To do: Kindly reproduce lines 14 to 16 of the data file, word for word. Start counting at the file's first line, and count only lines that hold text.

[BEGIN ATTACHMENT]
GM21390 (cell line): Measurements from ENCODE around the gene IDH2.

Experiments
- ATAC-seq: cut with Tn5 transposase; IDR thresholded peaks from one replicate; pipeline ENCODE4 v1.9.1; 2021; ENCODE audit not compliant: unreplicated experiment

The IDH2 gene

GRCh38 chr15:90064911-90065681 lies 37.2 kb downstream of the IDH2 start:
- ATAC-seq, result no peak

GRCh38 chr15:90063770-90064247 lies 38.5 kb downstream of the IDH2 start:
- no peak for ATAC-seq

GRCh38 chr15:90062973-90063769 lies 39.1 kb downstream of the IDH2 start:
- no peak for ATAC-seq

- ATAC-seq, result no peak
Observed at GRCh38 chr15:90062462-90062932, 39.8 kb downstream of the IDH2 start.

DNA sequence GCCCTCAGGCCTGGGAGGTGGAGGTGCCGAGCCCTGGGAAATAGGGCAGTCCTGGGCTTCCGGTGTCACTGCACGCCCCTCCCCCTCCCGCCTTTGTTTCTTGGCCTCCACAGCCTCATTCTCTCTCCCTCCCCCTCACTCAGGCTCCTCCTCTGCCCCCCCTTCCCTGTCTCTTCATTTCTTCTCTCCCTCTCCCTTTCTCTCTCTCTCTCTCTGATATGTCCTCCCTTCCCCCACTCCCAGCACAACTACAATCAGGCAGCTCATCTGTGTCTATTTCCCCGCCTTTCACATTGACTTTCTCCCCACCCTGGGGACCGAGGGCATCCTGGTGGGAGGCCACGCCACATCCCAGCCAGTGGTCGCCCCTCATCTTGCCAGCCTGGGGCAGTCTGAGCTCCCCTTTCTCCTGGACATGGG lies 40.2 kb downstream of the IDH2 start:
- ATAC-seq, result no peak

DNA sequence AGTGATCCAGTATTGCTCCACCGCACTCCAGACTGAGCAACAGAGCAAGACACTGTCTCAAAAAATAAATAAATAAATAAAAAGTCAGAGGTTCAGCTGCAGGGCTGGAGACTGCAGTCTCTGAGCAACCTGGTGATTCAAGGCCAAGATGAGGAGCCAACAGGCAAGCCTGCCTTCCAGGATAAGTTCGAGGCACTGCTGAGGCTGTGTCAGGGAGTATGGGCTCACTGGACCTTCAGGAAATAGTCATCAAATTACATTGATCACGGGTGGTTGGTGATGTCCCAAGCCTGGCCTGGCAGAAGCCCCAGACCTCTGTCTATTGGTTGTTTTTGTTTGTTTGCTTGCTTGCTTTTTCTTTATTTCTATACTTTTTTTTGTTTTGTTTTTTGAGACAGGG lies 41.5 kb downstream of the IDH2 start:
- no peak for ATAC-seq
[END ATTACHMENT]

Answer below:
- ATAC-seq, result no peak

DNA sequence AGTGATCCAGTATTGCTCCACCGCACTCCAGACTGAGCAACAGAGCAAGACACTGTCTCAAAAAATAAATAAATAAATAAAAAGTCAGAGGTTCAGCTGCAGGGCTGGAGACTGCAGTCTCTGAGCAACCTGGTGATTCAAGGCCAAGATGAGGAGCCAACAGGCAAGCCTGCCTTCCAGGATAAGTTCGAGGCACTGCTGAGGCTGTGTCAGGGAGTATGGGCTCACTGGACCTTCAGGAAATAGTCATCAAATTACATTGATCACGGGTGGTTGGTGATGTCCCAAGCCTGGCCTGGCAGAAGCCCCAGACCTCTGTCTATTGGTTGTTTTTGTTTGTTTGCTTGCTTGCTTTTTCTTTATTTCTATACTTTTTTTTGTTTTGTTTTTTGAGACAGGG lies 41.5 kb downstream of the IDH2 start:
- no peak for ATAC-seq